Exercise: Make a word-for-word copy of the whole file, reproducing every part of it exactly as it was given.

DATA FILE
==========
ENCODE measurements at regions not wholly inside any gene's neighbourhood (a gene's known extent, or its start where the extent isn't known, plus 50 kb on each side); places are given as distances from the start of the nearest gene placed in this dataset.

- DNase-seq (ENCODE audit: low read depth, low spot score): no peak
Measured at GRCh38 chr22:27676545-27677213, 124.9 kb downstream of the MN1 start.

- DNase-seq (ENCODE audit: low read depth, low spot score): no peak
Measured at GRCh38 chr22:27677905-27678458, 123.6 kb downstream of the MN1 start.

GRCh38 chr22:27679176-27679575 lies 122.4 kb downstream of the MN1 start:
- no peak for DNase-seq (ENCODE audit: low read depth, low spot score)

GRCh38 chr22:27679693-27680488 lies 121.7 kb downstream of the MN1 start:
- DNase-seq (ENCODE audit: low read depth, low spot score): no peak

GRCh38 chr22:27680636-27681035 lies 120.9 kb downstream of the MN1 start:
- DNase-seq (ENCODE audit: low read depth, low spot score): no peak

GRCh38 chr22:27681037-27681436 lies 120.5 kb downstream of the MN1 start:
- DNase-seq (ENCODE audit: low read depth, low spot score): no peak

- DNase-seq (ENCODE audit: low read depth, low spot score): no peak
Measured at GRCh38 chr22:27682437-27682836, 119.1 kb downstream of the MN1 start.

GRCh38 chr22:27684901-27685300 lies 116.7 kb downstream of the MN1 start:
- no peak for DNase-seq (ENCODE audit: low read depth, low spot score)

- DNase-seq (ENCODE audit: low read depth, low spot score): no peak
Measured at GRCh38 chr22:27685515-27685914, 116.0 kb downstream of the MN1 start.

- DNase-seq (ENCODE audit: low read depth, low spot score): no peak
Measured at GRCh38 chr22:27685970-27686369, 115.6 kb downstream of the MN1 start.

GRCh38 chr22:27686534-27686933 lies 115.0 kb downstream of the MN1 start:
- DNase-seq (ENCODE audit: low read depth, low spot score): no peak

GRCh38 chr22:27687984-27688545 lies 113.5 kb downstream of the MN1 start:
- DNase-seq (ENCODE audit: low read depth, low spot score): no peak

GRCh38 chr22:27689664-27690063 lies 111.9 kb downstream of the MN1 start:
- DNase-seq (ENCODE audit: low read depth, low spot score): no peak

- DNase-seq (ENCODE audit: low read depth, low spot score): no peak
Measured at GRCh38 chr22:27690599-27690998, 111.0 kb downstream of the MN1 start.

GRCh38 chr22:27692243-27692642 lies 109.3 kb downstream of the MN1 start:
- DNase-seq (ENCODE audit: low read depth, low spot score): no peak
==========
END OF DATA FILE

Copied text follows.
ENCODE measurements at regions not wholly inside any gene's neighbourhood (a gene's known extent, or its start where the extent isn't known, plus 50 kb on each side); places are given as distances from the start of the nearest gene placed in this dataset.

- DNase-seq (ENCODE audit: low read depth, low spot score): no peak
Measured at GRCh38 chr22:27676545-27677213, 124.9 kb downstream of the MN1 start.

- DNase-seq (ENCODE audit: low read depth, low spot score): no peak
Measured at GRCh38 chr22:27677905-27678458, 123.6 kb downstream of the MN1 start.

GRCh38 chr22:27679176-27679575 lies 122.4 kb downstream of the MN1 start:
- no peak for DNase-seq (ENCODE audit: low read depth, low spot score)

GRCh38 chr22:27679693-27680488 lies 121.7 kb downstream of the MN1 start:
- DNase-seq (ENCODE audit: low read depth, low spot score): no peak

GRCh38 chr22:27680636-27681035 lies 120.9 kb downstream of the MN1 start:
- DNase-seq (ENCODE audit: low read depth, low spot score): no peak

GRCh38 chr22:27681037-27681436 lies 120.5 kb downstream of the MN1 start:
- DNase-seq (ENCODE audit: low read depth, low spot score): no peak

- DNase-seq (ENCODE audit: low read depth, low spot score): no peak
Measured at GRCh38 chr22:27682437-27682836, 119.1 kb downstream of the MN1 start.

GRCh38 chr22:27684901-27685300 lies 116.7 kb downstream of the MN1 start:
- no peak for DNase-seq (ENCODE audit: low read depth, low spot score)

- DNase-seq (ENCODE audit: low read depth, low spot score): no peak
Measured at GRCh38 chr22:27685515-27685914, 116.0 kb downstream of the MN1 start.

- DNase-seq (ENCODE audit: low read depth, low spot score): no peak
Measured at GRCh38 chr22:27685970-27686369, 115.6 kb downstream of the MN1 start.

GRCh38 chr22:27686534-27686933 lies 115.0 kb downstream of the MN1 start:
- DNase-seq (ENCODE audit: low read depth, low spot score): no peak

GRCh38 chr22:27687984-27688545 lies 113.5 kb downstream of the MN1 start:
- DNase-seq (ENCODE audit: low read depth, low spot score): no peak

GRCh38 chr22:27689664-27690063 lies 111.9 kb downstream of the MN1 start:
- DNase-seq (ENCODE audit: low read depth, low spot score): no peak

- DNase-seq (ENCODE audit: low read depth, low spot score): no peak
Measured at GRCh38 chr22:27690599-27690998, 111.0 kb downstream of the MN1 start.

GRCh38 chr22:27692243-27692642 lies 109.3 kb downstream of the MN1 start:
- DNase-seq (ENCODE audit: low read depth, low spot score): no peak